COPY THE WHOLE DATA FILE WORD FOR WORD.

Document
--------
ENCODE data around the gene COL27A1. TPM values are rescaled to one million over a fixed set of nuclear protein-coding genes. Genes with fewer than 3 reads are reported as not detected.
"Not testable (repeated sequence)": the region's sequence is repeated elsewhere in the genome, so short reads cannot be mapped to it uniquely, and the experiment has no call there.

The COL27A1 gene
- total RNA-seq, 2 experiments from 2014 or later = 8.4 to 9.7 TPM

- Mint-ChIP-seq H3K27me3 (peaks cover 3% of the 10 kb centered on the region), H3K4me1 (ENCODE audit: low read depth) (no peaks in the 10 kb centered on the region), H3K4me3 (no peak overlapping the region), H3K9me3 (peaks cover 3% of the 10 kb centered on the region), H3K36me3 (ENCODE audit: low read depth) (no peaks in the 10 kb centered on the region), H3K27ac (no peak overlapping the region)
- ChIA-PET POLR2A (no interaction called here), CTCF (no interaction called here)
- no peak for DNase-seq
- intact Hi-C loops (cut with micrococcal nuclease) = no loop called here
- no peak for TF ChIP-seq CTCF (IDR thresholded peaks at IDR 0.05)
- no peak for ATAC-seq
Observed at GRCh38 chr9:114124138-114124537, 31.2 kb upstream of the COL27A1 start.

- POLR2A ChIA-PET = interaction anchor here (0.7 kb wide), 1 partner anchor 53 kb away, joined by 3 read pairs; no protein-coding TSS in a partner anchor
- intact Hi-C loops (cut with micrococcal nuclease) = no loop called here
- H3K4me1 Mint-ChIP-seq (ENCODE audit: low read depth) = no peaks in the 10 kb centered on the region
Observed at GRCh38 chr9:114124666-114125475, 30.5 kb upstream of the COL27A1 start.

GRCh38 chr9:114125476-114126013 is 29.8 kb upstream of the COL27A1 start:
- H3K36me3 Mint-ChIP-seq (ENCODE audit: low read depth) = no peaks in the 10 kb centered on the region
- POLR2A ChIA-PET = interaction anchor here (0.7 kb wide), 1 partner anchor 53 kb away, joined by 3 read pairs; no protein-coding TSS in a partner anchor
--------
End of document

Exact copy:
ENCODE data around the gene COL27A1. TPM values are rescaled to one million over a fixed set of nuclear protein-coding genes. Genes with fewer than 3 reads are reported as not detected.
"Not testable (repeated sequence)": the region's sequence is repeated elsewhere in the genome, so short reads cannot be mapped to it uniquely, and the experiment has no call there.

The COL27A1 gene
- total RNA-seq, 2 experiments from 2014 or later = 8.4 to 9.7 TPM

- Mint-ChIP-seq H3K27me3 (peaks cover 3% of the 10 kb centered on the region), H3K4me1 (ENCODE audit: low read depth) (no peaks in the 10 kb centered on the region), H3K4me3 (no peak overlapping the region), H3K9me3 (peaks cover 3% of the 10 kb centered on the region), H3K36me3 (ENCODE audit: low read depth) (no peaks in the 10 kb centered on the region), H3K27ac (no peak overlapping the region)
- ChIA-PET POLR2A (no interaction called here), CTCF (no interaction called here)
- no peak for DNase-seq
- intact Hi-C loops (cut with micrococcal nuclease) = no loop called here
- no peak for TF ChIP-seq CTCF (IDR thresholded peaks at IDR 0.05)
- no peak for ATAC-seq
Observed at GRCh38 chr9:114124138-114124537, 31.2 kb upstream of the COL27A1 start.

- POLR2A ChIA-PET = interaction anchor here (0.7 kb wide), 1 partner anchor 53 kb away, joined by 3 read pairs; no protein-coding TSS in a partner anchor
- intact Hi-C loops (cut with micrococcal nuclease) = no loop called here
- H3K4me1 Mint-ChIP-seq (ENCODE audit: low read depth) = no peaks in the 10 kb centered on the region
Observed at GRCh38 chr9:114124666-114125475, 30.5 kb upstream of the COL27A1 start.

GRCh38 chr9:114125476-114126013 is 29.8 kb upstream of the COL27A1 start:
- H3K36me3 Mint-ChIP-seq (ENCODE audit: low read depth) = no peaks in the 10 kb centered on the region
- POLR2A ChIA-PET = interaction anchor here (0.7 kb wide), 1 partner anchor 53 kb away, joined by 3 read pairs; no protein-coding TSS in a partner anchor